Otto Neurath and the Origins of ISOTYPE
A visual program for displaying facts and quantitative information, the ISOTYPE system was born from research and theories of Otto Neurath (1882–1945), a Viennese philosopher, economist and social scientist. As a child he was fascinated by the function of Egyptian hieroglyphics—their forms and ability to communicate a story. This early influence was integrated into his life’s work, the development of a system to pictorially organize statistics.
During the 1920’s Neurath was a leading figure in a circle of Viennese intellectuals known as the Logical Positivists. In 1929 he helped author the group’s manifesto, The Scientific Conception of the World, The Vienna Circle.
The Positivists declared that philosophies founded in religion, metaphysics and ethics were merely expressions of feelings or desires and therefore lacked any cognitive sense. They asserted that true meaning could only be found in mathematics, logic, and natural sciences.
In 1925 Neurath, while head of a housing museum, initiated The Social and Economic Museum of Vienna. The museum’s purpose was to educate the general public about post-war housing by creating displays of social information. The new venue afforded him an opportunity to showcase his intellectual and educational ideals using his symbol-based language — an alternative to written language.
By the early 1930’s Neurath headed a team of 25 employees divided into four groups;
- Data Collectors: Comprised of historians, statisticians and economists.
- Transformers: Visual editors and liaisons between the data collectors and the graphic artists.*
- Graphic Artists: Illustrators who drew the symbols and artwork.
- Technical Assistants: Assisted in paste-up, coloring and photography.
Marie Reidemeister Neurath, Transformer*
While working at the museum Neurath began his collaboration with Marie Reidemeister, who would later become his wife. Reidemeister was educated as a physicist, mathematician and also had attended art school. She and fellow senior transformer* Friedrich Bauermeister, organized the information into comprehensible formats, in a role that would be described today as a graphic designer.
Gerd Arntz (1901–1988) ISOTYPE Illustrator
An essential member of the Neurath group was German artist Gerd Arntz who joined the ISOTYPE team in 1928. Well educated and from a comfortable background, Arntz became an activist who embraced the same socialist ideals as Neurath. Artistically he was influenced by the Expressionist and Constructivist movements, expressing his socialist values through primitive wood block printing.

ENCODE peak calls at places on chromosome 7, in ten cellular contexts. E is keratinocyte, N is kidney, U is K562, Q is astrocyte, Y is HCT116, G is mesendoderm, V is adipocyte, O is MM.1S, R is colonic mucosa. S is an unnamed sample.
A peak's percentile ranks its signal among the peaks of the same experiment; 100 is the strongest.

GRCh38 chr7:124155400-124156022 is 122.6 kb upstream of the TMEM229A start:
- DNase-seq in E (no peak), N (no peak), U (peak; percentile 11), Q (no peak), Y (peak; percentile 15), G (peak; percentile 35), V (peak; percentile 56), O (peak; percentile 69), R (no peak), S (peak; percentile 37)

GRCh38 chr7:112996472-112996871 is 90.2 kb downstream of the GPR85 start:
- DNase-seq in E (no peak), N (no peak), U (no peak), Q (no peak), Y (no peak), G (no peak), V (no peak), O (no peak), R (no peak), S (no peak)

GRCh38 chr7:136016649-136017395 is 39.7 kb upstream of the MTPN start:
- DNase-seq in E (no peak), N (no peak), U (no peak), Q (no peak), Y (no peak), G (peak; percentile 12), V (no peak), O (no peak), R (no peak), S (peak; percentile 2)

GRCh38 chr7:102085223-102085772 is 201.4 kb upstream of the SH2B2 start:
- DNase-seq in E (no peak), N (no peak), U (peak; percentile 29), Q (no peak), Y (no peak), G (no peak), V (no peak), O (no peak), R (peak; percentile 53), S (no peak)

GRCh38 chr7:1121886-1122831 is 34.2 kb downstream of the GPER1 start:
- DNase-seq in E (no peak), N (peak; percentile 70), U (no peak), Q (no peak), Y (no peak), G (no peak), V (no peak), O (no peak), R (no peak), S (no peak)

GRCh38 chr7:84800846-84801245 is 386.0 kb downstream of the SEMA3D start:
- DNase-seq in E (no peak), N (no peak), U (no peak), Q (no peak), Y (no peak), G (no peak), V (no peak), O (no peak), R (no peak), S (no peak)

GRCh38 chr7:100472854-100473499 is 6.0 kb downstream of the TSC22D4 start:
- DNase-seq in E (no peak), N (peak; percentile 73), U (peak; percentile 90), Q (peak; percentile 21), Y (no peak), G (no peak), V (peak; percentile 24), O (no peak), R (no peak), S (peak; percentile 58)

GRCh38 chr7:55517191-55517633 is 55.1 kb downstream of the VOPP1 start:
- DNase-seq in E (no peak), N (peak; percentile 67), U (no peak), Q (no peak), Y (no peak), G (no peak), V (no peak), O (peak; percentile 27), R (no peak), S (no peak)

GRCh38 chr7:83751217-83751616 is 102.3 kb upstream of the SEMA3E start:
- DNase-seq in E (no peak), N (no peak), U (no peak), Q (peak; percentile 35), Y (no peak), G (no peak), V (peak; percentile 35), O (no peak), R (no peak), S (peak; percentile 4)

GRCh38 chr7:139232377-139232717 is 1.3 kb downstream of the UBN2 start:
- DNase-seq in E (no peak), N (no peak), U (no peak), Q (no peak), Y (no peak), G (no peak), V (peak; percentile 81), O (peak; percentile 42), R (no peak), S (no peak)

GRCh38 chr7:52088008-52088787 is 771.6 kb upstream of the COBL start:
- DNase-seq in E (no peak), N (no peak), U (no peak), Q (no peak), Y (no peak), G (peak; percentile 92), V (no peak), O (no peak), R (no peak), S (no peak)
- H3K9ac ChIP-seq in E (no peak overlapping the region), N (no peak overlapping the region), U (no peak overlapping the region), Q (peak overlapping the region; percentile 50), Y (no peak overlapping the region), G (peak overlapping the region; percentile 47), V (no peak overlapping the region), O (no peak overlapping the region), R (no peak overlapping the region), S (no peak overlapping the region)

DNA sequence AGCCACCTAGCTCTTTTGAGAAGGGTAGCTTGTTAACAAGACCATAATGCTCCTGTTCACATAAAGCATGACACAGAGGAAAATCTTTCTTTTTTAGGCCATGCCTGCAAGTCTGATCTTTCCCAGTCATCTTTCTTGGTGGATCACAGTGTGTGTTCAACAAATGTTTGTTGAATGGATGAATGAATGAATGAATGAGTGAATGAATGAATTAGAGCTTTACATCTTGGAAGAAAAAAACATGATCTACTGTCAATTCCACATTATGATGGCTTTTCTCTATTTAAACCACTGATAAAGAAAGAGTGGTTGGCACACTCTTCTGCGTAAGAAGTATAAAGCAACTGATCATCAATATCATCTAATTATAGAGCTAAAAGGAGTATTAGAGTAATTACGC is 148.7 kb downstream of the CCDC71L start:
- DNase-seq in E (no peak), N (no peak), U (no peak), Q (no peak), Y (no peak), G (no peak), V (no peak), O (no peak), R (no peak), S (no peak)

Motive for ISOTYPE
Visual education was always the prime motive behind ISOTYPE. It was not intended to replace verbal language, rather it was a “helping language” accompanied by verbal elements. Neurath was deeply convinced that his “world language without words” would not only enhance education but facilitate international understanding.
Neurath rejected histograms with numerical scales, pie charts and continuous line charts for a method that displayed facts in a more easily understood form, numbers were represented by a series of identical pictorial elements or signs, each of them representing a defined quantity. While his contemporaries showed variation by altering the size of their symbols, Neurath increased or reduced the quantity of symbols, each symbol representing a specific amount. Neurath called these “amount pictures” or “number pictures.”
Neurath’s writing and imagery reflected the cultural blind spot of his era. Would Neurath’s ISOTYPE symbols today be questioned for stereotyping / assumptions about women, family and race?
“A specially important part in the ISOTYPE system as it is presently used is taken by the pictures giving ‘statistics’ or the relation between amounts of different things— amount pictures or ‘number fact pictures’ To most men the reading of long lines of numbers is a great trouble— they put down a book when they see if has in it numbers or curves. But pictures are an attraction. This fact gives the ISOTYPE system a special value for all sorts of education.
It is not necessary for every reader of ISOTYPE pictures to have a complete knowledge of all the rules of the ISOTYPE system, because without being conscious of the reason he gets the effect of the pictures. It is the same with the reading of a good play or are well-balanced bit of writing. there is not need to have a knowledge of the art used in producing such effects to get pleasure from it. We may even say that almost no knowledge at all is necessary of the ‘words’ of the picture language—the signs—or of the rules for talking this language—the system.”
The Transformer: Principles of Making Isotype Charts is the first English-language volume to capture the story of Isotype, an essential foundation for our modern visual language dominated by pictograms in everything from bathroom signage to computer interfaces to GOOD’s acclaimed Transparencies. 
Examples of ISOTYPE Charts
 Popova, Maria, Vintage Visual Language: The Story of Isotype, brainpickings.org, March 8, 2011, http://www.brainpickings.org/index.php/2011/03/08/the-transformer-isotype/.
 –, Vintage InfoPorn No.1, informationisbeautiful.net, March 7, 2011, http://www.informationisbeautiful.net/2011/vintage-infoporn-no-1/.
 –, TEAM ISOTYPE : Otto Neurath, Marie Neurath and Gerd Arntz, Graphic Design History, http://www.designhistory.org/Symbols_pages/isotype.html.
 –, Images: Otto & Marie Neurath Isotype Collection, University of Reading.
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